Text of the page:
FSS Operators Look For Good News In 2002
Last year will not go down as one of the greatest for satellite operators. In fact, with capacity pricing pressure and harsh operating conditions, the game for many was about consolidation and preparation for the year ahead and in particular the drive towards broadband.
In Asia, AsiaSat had a tough time as a price war ensued between operators. AsiaSat CEO Peter Jackson recently told Interspace that the operator has been hampered by regulatory regimes in the region and believes the pricing pressure will force a number of its competitors out of business. Jackson said the recent delay of the launch of AsiaSat 4 would not unduly harm the operator. It hopes to launch AsiaSat 4 within the next three months.
In Europe, operators such as Hispasat and New Skies showed encouraging signs. New Skies, which has recently launched the NSS-7 satellite, benefits from a strong balance sheet where it has minimal debt. It is not expecting high levels of growth in 2002, but according to analysts could achieve double-digit growth in 2003. Its strong balance sheet gives it greater leverage to fund acquisitions, although this is not considered vital.
Hispasat showed encouraging signs and its future will depend largely on its performance in Latin America going forward. It has teamed up with Eutelsat and if the Latin American broadband market takes off, will be in a prime position to derive revenues from there. It is launching its Latin American Amazonas satellite in 2003. Jacinto Garcia Palacios, Hispasat’s CEO recently told Interspace that the operator was not unduly concerned with the present problems in local economies and believes the markets will ultimately pick up. Hispasat has around 200 million euros ($188 million) of debt.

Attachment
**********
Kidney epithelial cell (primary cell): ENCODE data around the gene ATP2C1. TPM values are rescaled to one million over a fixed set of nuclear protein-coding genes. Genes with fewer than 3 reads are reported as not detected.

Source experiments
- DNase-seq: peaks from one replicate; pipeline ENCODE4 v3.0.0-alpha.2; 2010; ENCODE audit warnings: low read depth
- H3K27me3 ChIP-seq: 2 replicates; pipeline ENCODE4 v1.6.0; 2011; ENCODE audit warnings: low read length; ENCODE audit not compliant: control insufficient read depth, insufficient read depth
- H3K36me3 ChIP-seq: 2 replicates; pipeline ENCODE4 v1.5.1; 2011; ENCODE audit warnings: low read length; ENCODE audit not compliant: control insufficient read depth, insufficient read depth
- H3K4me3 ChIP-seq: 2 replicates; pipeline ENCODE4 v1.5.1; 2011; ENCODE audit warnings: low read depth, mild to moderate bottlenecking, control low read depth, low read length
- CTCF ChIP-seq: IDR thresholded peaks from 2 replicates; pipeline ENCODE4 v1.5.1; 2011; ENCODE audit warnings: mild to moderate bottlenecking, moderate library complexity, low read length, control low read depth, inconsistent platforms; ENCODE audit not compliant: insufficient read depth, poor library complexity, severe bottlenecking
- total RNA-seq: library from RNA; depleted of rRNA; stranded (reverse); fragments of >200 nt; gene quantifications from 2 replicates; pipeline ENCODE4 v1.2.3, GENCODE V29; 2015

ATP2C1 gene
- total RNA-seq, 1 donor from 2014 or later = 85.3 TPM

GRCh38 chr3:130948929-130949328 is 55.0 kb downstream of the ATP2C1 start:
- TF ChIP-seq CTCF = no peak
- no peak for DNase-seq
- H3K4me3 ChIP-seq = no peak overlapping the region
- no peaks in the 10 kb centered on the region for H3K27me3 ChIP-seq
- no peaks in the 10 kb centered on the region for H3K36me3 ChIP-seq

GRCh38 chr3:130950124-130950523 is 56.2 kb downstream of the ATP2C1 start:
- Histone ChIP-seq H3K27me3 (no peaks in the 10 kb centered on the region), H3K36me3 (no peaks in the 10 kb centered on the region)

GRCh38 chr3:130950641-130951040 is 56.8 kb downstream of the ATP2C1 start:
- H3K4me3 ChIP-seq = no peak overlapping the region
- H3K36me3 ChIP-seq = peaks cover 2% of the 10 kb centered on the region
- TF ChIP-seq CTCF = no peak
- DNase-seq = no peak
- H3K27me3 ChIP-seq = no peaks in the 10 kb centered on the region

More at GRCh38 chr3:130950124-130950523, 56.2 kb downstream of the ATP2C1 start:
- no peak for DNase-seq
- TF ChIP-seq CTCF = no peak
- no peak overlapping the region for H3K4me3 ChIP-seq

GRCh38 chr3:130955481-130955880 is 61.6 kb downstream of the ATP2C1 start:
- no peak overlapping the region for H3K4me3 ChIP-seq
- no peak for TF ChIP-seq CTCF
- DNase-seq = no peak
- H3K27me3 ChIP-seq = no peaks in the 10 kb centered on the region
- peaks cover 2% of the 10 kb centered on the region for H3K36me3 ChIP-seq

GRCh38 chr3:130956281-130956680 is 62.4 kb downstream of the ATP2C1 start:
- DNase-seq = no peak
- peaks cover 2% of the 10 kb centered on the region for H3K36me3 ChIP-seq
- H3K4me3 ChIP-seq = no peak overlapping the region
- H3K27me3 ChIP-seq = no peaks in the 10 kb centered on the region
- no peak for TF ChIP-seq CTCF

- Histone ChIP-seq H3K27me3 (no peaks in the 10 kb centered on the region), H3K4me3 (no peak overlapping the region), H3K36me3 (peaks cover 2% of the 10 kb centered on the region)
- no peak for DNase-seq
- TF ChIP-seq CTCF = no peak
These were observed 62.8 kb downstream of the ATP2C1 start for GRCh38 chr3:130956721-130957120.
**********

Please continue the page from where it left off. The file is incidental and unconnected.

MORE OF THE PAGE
In the United States, PanAmSat initiated a widespread restructuring programme to cut costs. Despite a fall in revenues, the picture has somewhat improved. It appears the PanAmSat management has the backing of Charlie Ergen and EchoStar and could be making acquisitions to boost its global position. Its financial health is clearly improving. It may well look to Europe to boost its asset base. Joseph Wright, CEO of PanAmSat told Interspace that the operator would like to get into the European market. If British Telecom and Deutsche Telecom sell their respective stakes in Eutelsat (28 percent), PanAmSat could well be a likely buyer.
SES Global’s year-end results were somewhat distorted because of the Americom acquisition. Its main focus will continue to be on data, which it hopes will ultimately account for between a third and a quarter of its revenues by 2005. Its joint venture with Alcatel Space and Gilat Satellite Networks was a major step forward. Broadband revenues in 2001 had been a little disappointing. Its acquisition of Americom enabled it to save one billion euros ($940 million) in terms of satellite cancellations. SES Global CEO Romain Bausch told Interspace that the operator expects low single digit growth in 2002. Bausch also said his company “may look to acquire in a selected mode” assets in both Latin America and Asia.